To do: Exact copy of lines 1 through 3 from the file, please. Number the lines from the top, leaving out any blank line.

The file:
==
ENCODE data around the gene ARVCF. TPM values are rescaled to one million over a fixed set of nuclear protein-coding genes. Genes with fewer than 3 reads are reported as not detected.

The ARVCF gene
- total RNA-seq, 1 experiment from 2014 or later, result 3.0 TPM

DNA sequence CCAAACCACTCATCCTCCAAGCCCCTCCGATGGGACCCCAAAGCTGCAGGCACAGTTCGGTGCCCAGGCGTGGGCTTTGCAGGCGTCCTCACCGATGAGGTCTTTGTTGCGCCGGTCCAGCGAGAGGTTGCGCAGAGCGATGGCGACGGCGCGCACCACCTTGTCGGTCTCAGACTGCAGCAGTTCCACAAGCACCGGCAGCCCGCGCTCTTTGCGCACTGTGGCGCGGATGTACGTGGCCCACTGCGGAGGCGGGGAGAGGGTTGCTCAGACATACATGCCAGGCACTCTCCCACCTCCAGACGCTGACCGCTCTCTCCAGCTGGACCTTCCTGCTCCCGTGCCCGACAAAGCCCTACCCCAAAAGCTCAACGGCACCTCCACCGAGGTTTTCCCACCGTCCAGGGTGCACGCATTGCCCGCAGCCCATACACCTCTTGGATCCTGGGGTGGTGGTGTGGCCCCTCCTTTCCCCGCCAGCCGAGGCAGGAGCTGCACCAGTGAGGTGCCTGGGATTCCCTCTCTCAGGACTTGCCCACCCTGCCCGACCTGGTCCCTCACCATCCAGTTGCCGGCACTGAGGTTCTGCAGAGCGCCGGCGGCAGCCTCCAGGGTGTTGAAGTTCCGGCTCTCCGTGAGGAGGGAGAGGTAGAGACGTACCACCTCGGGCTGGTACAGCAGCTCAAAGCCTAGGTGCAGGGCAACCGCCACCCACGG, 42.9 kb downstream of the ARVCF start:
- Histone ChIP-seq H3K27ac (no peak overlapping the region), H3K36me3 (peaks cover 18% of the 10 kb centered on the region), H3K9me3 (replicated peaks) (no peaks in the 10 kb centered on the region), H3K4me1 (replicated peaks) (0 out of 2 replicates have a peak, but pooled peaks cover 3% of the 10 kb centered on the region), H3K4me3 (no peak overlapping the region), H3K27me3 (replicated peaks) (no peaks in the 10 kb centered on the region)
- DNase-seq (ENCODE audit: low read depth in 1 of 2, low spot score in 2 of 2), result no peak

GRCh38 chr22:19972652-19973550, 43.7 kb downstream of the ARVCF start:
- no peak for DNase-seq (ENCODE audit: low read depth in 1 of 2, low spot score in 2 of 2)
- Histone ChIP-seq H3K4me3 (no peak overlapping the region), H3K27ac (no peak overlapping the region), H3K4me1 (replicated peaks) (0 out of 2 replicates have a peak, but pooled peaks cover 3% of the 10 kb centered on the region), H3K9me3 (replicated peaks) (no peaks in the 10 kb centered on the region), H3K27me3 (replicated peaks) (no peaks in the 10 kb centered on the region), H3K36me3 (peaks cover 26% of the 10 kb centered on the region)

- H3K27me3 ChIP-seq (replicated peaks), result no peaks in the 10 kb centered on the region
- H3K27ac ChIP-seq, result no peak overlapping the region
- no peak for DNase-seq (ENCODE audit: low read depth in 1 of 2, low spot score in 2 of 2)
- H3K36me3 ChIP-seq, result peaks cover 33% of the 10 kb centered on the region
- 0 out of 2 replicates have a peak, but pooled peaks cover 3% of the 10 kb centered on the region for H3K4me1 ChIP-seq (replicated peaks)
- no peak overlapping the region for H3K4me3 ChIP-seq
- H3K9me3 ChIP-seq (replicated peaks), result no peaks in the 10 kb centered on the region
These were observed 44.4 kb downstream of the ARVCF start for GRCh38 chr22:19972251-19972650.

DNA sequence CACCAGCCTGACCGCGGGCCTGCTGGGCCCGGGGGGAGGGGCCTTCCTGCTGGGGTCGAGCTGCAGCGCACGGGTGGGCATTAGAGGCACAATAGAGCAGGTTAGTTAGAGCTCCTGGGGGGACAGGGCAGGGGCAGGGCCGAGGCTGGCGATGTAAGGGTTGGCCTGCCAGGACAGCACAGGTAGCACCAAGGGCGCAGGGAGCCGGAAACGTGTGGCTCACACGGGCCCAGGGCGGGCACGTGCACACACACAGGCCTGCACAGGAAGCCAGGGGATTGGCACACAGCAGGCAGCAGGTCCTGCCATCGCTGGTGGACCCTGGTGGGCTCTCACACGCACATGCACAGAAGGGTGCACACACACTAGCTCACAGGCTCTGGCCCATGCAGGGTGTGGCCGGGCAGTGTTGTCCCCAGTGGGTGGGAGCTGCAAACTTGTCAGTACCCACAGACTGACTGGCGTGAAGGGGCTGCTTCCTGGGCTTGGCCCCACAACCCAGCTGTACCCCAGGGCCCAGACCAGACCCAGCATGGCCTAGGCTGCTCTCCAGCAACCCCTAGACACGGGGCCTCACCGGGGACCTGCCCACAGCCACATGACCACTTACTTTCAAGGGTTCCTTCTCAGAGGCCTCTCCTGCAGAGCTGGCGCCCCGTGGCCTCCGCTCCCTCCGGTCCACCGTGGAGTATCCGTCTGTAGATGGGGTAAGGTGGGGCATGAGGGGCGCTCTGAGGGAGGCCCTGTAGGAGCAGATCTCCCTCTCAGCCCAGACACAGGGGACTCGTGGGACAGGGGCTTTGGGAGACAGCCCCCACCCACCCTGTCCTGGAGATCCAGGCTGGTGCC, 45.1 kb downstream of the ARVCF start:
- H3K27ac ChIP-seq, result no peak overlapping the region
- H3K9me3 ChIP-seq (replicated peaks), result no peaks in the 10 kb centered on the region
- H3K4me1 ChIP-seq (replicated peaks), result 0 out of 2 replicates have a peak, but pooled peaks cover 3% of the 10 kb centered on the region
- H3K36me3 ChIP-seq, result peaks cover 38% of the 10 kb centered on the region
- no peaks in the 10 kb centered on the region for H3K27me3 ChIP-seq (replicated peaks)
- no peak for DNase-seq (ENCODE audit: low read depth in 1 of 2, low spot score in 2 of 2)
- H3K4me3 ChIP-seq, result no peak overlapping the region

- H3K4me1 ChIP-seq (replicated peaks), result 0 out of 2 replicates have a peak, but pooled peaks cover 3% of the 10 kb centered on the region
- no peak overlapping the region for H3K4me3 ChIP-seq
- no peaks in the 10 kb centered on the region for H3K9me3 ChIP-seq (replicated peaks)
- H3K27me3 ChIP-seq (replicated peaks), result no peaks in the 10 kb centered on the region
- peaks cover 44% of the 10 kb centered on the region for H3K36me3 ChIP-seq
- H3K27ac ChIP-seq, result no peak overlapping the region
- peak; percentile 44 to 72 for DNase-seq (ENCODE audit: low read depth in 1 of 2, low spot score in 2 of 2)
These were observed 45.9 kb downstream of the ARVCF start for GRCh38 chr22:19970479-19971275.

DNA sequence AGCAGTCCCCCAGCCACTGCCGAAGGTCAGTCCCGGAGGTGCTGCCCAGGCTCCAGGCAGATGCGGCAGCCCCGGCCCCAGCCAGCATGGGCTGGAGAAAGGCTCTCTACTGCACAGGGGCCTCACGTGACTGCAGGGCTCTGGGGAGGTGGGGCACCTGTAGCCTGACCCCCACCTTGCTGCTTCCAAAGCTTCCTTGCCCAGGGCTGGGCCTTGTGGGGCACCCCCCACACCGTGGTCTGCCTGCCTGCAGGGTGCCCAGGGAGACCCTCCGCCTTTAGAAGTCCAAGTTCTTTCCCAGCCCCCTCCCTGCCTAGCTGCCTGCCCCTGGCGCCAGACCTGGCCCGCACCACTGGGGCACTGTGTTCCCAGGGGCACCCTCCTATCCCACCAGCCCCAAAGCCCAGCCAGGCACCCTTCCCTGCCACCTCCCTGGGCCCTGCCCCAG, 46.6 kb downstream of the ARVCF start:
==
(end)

ENCODE data around the gene ARVCF. TPM values are rescaled to one million over a fixed set of nuclear protein-coding genes. Genes with fewer than 3 reads are reported as not detected.

The ARVCF gene
- total RNA-seq, 1 experiment from 2014 or later, result 3.0 TPM